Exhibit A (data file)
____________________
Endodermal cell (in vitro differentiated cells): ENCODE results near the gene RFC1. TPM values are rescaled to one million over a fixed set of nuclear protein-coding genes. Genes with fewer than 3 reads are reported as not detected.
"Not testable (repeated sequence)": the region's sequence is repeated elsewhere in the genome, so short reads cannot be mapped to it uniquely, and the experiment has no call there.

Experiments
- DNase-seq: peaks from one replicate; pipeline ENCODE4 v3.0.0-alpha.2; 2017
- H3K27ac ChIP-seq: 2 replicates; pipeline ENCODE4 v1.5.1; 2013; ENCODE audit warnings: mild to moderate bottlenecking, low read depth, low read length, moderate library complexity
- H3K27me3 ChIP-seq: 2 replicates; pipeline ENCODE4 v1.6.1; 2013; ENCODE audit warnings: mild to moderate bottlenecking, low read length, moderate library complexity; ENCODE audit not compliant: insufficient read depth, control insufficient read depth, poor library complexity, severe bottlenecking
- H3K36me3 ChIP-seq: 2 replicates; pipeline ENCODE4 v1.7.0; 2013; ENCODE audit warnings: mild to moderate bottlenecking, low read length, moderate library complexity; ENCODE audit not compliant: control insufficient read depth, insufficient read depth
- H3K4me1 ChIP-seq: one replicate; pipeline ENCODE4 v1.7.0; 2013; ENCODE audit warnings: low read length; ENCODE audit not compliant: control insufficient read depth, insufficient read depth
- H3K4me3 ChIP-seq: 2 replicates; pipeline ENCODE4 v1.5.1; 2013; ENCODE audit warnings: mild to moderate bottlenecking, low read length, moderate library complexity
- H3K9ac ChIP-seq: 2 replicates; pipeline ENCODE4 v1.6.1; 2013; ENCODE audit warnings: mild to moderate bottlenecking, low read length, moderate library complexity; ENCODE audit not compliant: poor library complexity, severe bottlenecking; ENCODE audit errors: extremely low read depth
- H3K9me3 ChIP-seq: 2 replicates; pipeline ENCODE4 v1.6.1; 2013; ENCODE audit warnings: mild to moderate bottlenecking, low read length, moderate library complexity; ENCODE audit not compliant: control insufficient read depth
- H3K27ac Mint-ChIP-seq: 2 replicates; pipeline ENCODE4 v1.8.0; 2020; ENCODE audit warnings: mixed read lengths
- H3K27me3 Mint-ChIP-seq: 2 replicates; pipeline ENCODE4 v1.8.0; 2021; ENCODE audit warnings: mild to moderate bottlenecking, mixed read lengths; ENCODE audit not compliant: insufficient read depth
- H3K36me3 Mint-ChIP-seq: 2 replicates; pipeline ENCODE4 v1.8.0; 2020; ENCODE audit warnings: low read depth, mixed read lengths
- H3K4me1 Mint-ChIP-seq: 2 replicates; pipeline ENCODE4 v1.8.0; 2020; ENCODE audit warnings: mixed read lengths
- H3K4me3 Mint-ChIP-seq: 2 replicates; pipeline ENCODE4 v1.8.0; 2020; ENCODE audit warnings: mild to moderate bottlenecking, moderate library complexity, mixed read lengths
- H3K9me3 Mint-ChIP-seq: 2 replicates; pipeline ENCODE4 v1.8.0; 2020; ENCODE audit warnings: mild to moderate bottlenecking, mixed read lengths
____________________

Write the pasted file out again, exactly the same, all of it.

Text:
Endodermal cell (in vitro differentiated cells): ENCODE results near the gene RFC1. TPM values are rescaled to one million over a fixed set of nuclear protein-coding genes. Genes with fewer than 3 reads are reported as not detected.
"Not testable (repeated sequence)": the region's sequence is repeated elsewhere in the genome, so short reads cannot be mapped to it uniquely, and the experiment has no call there.

Experiments
- DNase-seq: peaks from one replicate; pipeline ENCODE4 v3.0.0-alpha.2; 2017
- H3K27ac ChIP-seq: 2 replicates; pipeline ENCODE4 v1.5.1; 2013; ENCODE audit warnings: mild to moderate bottlenecking, low read depth, low read length, moderate library complexity
- H3K27me3 ChIP-seq: 2 replicates; pipeline ENCODE4 v1.6.1; 2013; ENCODE audit warnings: mild to moderate bottlenecking, low read length, moderate library complexity; ENCODE audit not compliant: insufficient read depth, control insufficient read depth, poor library complexity, severe bottlenecking
- H3K36me3 ChIP-seq: 2 replicates; pipeline ENCODE4 v1.7.0; 2013; ENCODE audit warnings: mild to moderate bottlenecking, low read length, moderate library complexity; ENCODE audit not compliant: control insufficient read depth, insufficient read depth
- H3K4me1 ChIP-seq: one replicate; pipeline ENCODE4 v1.7.0; 2013; ENCODE audit warnings: low read length; ENCODE audit not compliant: control insufficient read depth, insufficient read depth
- H3K4me3 ChIP-seq: 2 replicates; pipeline ENCODE4 v1.5.1; 2013; ENCODE audit warnings: mild to moderate bottlenecking, low read length, moderate library complexity
- H3K9ac ChIP-seq: 2 replicates; pipeline ENCODE4 v1.6.1; 2013; ENCODE audit warnings: mild to moderate bottlenecking, low read length, moderate library complexity; ENCODE audit not compliant: poor library complexity, severe bottlenecking; ENCODE audit errors: extremely low read depth
- H3K9me3 ChIP-seq: 2 replicates; pipeline ENCODE4 v1.6.1; 2013; ENCODE audit warnings: mild to moderate bottlenecking, low read length, moderate library complexity; ENCODE audit not compliant: control insufficient read depth
- H3K27ac Mint-ChIP-seq: 2 replicates; pipeline ENCODE4 v1.8.0; 2020; ENCODE audit warnings: mixed read lengths
- H3K27me3 Mint-ChIP-seq: 2 replicates; pipeline ENCODE4 v1.8.0; 2021; ENCODE audit warnings: mild to moderate bottlenecking, mixed read lengths; ENCODE audit not compliant: insufficient read depth
- H3K36me3 Mint-ChIP-seq: 2 replicates; pipeline ENCODE4 v1.8.0; 2020; ENCODE audit warnings: low read depth, mixed read lengths
- H3K4me1 Mint-ChIP-seq: 2 replicates; pipeline ENCODE4 v1.8.0; 2020; ENCODE audit warnings: mixed read lengths
- H3K4me3 Mint-ChIP-seq: 2 replicates; pipeline ENCODE4 v1.8.0; 2020; ENCODE audit warnings: mild to moderate bottlenecking, moderate library complexity, mixed read lengths
- H3K9me3 Mint-ChIP-seq: 2 replicates; pipeline ENCODE4 v1.8.0; 2020; ENCODE audit warnings: mild to moderate bottlenecking, mixed read lengths